It may seem as though small slow shifts are happening, but the reality is even though there are some woke men around me, most of them still feel entitled and continue to benefit from their privilege. They would like to receive complete fidelity, commitment, and understanding while also having complete independence – accessibility to flirt with and travel, unplugged and withholding. As I listen intently to men talk about what they want, I summarize, “So, you are saying you want all the benefits of a partner who is loyal and committed, but you also want the benefits of being able to do whatever the fuck you want whenever the fuck you want to? Is that right?” “Well, yes. Now that you put it that way. I guess that IS what I’m saying.” This admission slips out of their lips like butter with zero remorse, guilt, or shame attached to it. I envy that, but am also disgusted. That is selfishness. And yes, I’m imposing my values and judgments on this. Because I don’t find selfishness to be an attractive quality, especially when it is at the expense of someone else who has and is being selfless. Or when it exploits someone else’s vulnerabilities. It also has potential to create a clear imbalance of power within a relational dynamic. It seems the perception on this issue is losing out, missing out, becoming stuck, losing control, etc. Underneath that is really just fear, belted by selfishness. A defining character of misogyny is keeping a woman in her place, yet men seem so afraid of being kept in any one place.
In my own desire for a partnership, I’m not asking for someone to be selfless in order to cater only ever to me. I’m not interested in passivity. I’m not asking for someone to love me unconditionally and sacrifice every part of themselves in order to tend to every part of me. I’m asking for mutuality. I’m asking for mutual support, mutual respect, mutual communication, mutual vulnerability, mutual distribution of labor, and mutual holding of power. It would be nice to have someone bloody show up and stay present through the hard emotional labor, the way I force myself to stay present when all I want to do is run away and hide.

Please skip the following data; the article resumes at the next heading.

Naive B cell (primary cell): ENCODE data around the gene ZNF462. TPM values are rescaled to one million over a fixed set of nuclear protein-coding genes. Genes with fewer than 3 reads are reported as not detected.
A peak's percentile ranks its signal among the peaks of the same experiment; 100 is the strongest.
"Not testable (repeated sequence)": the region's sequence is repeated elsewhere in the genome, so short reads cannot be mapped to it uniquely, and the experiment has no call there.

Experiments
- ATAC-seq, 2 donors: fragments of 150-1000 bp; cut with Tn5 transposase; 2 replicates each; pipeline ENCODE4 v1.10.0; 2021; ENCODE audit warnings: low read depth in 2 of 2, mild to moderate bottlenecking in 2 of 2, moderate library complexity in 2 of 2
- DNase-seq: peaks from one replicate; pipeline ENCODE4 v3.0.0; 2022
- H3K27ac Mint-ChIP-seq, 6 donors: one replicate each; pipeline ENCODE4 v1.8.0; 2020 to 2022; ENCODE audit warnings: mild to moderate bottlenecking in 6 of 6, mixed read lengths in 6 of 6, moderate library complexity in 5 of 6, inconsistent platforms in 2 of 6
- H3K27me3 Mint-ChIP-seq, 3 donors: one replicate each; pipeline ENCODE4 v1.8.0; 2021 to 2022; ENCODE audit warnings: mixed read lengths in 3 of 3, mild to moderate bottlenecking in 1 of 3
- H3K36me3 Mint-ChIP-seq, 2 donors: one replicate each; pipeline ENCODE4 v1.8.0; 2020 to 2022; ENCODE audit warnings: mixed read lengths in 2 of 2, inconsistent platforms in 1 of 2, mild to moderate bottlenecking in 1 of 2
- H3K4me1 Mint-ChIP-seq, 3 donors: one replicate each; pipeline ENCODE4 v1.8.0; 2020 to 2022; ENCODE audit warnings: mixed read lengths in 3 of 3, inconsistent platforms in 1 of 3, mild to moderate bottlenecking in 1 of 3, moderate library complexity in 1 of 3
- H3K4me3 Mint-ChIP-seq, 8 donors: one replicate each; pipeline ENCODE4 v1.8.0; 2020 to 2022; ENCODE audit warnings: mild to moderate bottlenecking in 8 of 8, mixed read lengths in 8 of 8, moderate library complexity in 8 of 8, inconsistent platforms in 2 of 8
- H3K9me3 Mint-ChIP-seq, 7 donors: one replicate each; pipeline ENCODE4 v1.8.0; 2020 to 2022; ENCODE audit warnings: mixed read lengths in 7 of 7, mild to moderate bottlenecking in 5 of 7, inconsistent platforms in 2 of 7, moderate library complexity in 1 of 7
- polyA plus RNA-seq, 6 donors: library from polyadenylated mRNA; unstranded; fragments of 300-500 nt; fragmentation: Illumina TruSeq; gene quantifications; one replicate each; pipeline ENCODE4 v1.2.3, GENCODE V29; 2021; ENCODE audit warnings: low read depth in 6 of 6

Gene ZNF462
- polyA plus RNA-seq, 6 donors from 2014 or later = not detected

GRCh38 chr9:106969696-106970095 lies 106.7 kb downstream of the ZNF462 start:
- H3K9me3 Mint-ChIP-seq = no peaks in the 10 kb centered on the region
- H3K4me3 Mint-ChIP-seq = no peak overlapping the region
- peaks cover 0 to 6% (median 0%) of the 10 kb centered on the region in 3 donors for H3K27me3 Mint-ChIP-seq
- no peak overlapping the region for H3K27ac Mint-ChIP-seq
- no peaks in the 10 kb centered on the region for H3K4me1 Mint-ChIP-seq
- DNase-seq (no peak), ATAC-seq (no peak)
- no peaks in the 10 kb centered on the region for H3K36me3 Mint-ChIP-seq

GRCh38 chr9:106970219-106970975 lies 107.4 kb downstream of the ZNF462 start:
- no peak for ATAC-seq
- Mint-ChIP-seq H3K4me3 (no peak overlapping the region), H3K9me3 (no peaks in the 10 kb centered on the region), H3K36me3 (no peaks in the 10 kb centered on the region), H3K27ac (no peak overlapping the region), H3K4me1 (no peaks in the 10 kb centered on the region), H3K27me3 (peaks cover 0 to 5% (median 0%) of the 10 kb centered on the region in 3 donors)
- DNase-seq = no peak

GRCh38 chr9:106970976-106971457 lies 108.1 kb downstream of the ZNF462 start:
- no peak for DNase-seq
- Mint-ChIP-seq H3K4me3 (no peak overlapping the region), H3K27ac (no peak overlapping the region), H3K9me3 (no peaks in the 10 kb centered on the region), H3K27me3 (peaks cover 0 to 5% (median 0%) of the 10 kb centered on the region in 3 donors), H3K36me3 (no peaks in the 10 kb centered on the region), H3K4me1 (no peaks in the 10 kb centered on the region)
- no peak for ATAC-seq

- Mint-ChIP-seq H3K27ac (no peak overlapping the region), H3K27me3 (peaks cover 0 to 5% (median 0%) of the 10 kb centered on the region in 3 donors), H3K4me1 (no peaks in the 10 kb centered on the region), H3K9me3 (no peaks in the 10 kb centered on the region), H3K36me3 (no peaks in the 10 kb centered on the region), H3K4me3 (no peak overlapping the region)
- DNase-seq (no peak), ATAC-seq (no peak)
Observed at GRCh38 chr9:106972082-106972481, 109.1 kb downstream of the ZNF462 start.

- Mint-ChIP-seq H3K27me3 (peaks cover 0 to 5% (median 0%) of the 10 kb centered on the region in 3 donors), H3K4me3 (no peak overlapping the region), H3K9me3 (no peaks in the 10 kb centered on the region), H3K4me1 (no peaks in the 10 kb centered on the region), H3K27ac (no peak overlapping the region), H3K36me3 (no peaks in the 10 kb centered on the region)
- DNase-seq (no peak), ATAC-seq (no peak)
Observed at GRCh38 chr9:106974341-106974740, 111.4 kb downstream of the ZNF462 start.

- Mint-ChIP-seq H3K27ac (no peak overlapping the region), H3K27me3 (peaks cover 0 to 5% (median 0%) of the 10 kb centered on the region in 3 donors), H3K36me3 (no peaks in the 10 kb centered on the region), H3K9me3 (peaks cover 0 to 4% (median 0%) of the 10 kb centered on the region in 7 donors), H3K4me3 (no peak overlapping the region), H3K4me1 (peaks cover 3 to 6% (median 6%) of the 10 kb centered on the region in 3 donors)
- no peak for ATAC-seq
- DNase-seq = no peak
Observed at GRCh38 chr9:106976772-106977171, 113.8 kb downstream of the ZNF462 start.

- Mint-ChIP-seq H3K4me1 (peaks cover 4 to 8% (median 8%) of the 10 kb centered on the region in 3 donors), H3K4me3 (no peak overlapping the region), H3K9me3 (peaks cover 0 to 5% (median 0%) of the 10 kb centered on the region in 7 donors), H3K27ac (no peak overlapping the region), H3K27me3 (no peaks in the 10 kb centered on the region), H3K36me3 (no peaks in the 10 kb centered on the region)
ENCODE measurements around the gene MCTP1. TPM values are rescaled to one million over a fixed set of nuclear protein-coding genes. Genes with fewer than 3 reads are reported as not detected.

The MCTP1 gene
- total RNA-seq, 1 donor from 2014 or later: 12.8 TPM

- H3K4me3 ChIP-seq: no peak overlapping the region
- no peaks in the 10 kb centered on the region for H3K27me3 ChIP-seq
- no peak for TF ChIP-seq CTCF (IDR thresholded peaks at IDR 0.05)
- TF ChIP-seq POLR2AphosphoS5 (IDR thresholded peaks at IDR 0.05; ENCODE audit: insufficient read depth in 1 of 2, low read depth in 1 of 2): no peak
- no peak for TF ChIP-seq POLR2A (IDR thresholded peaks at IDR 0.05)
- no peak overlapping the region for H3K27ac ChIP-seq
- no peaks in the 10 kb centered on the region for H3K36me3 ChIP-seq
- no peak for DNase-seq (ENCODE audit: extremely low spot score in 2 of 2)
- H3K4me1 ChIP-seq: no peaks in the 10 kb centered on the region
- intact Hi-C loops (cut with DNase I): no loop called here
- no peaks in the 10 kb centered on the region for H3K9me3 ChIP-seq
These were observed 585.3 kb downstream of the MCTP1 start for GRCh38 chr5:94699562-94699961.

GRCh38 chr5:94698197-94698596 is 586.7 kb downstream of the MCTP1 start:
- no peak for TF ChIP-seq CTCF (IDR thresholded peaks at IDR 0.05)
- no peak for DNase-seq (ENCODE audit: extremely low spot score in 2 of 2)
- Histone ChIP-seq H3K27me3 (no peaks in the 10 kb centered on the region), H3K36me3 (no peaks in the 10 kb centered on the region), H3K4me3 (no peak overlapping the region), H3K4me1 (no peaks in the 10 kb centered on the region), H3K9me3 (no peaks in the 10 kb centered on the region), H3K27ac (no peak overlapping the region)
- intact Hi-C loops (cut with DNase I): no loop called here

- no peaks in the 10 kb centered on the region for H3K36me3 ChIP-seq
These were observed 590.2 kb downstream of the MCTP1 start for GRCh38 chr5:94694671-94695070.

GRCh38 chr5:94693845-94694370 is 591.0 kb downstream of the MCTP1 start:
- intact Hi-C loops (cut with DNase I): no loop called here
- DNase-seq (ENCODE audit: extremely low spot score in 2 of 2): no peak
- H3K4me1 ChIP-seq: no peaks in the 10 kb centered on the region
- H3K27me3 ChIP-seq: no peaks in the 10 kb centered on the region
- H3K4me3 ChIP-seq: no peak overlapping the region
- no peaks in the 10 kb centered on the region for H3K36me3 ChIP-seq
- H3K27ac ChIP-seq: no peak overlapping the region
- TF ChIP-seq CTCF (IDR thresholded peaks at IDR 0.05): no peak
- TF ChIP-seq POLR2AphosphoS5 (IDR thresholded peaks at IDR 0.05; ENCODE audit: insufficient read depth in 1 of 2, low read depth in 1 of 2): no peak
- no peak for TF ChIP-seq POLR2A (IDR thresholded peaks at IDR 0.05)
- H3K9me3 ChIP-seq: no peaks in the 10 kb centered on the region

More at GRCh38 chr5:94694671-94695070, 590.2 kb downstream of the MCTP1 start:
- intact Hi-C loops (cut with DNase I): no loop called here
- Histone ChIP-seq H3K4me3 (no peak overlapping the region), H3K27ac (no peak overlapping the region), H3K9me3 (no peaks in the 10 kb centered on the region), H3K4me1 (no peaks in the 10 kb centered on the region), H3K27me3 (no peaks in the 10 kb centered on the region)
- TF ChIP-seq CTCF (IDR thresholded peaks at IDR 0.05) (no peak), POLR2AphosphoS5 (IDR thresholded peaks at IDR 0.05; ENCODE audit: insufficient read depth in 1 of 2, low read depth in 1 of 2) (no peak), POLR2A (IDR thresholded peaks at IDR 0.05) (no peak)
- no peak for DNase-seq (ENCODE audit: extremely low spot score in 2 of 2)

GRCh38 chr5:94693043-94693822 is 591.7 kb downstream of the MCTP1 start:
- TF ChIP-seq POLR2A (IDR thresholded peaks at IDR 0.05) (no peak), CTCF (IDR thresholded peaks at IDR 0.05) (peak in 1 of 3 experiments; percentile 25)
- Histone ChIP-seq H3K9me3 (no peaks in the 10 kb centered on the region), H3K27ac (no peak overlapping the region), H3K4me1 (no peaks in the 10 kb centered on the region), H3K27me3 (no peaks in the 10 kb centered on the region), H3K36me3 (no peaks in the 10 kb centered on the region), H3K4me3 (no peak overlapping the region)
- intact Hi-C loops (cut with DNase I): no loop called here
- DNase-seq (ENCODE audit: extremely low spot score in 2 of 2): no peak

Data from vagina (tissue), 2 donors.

I wrote this piece because I was re-processing the ending of a few relationships and thinking about the concept of partnership and mutuality. I’m seeking balance. For some reason, that seems like an impossible feat when living in such an imbalanced society. It is scary to recognize now, after so many years, how I continue to contribute to a system of misogyny by being compliant, passive, and not holding others accountable.
Want in a Man
not a lover
but a man
I would willingly fold toward his integrity
a man with deep-seated humility
the kind that roots itself
not in fields of insecurity
but in totes of intentionality
show me empathy
the kind that defies stop motion thinking
the kind that filters value and care
while actively listening for invisible meaning
I demand your fidelity
I want in a man
one who tends to detailed patience
the ability to hold space while paving paths of safety
one who engages self-control
not out of shame
one who bends with
standing there watching
in a man
nothing more than
that I am